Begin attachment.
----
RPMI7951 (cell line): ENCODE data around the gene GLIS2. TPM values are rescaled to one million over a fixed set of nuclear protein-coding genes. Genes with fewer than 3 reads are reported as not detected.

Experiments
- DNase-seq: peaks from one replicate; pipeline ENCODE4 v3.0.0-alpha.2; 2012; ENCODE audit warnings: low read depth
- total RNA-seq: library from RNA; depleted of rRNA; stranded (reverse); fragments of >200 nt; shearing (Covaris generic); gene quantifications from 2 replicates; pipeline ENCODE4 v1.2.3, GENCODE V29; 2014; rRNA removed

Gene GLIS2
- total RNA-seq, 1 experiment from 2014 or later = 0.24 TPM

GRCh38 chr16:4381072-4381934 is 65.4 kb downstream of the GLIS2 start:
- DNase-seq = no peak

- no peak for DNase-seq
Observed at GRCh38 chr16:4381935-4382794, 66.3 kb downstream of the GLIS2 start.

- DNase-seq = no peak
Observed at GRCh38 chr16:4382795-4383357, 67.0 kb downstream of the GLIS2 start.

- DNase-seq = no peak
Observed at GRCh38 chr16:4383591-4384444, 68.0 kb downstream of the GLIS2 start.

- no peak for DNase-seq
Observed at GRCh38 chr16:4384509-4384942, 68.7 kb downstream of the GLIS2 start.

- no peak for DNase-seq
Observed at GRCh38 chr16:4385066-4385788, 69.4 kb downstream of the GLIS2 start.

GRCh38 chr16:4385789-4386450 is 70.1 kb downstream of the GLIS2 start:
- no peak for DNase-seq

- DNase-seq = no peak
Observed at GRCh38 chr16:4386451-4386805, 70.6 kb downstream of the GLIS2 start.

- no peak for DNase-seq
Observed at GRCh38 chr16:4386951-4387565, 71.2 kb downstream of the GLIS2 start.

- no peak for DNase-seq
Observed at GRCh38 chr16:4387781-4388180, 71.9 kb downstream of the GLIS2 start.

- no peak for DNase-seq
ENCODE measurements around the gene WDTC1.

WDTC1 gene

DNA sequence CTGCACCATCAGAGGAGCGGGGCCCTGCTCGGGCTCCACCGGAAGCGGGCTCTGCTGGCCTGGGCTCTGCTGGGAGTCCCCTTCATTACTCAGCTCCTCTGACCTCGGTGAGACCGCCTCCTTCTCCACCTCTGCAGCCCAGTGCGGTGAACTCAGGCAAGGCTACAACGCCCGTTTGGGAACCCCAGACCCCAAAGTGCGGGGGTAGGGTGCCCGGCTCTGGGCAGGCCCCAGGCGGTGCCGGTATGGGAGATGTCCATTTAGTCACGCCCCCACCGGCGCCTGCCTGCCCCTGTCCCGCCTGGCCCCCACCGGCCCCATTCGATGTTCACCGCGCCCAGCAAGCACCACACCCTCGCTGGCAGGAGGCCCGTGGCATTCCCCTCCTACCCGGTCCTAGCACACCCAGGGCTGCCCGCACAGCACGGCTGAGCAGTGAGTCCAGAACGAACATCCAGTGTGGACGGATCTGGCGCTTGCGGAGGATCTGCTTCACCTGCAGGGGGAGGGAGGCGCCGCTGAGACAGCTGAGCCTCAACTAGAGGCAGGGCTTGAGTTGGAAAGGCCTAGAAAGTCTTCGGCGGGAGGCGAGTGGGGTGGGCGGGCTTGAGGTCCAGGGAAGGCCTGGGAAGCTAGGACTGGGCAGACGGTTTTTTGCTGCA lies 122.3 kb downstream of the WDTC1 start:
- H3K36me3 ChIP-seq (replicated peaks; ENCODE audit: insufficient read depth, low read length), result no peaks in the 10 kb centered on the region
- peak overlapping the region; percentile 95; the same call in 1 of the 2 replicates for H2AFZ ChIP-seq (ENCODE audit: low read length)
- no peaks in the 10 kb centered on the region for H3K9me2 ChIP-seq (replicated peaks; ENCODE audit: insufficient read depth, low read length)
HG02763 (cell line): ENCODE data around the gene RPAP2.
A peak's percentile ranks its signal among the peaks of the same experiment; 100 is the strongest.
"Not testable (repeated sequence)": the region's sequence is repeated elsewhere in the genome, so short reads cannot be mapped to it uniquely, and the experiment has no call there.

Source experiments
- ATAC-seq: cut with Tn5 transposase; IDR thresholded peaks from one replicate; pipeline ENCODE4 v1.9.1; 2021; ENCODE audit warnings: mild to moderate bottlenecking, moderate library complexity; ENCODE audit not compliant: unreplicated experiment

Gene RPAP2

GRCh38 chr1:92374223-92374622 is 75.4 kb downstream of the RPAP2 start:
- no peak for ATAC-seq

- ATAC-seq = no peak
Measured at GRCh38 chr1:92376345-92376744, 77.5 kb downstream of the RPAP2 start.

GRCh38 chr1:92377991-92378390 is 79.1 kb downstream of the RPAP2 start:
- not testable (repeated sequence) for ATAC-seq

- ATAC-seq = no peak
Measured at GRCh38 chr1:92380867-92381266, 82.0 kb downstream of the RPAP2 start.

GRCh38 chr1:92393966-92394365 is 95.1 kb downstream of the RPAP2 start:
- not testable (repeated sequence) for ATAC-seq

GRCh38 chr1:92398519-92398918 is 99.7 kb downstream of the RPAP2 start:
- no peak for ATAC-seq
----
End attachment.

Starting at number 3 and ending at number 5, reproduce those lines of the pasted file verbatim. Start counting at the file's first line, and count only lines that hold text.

- DNase-seq: peaks from one replicate; pipeline ENCODE4 v3.0.0-alpha.2; 2012; ENCODE audit warnings: low read depth
- total RNA-seq: library from RNA; depleted of rRNA; stranded (reverse); fragments of >200 nt; shearing (Covaris generic); gene quantifications from 2 replicates; pipeline ENCODE4 v1.2.3, GENCODE V29; 2014; rRNA removed

Gene GLIS2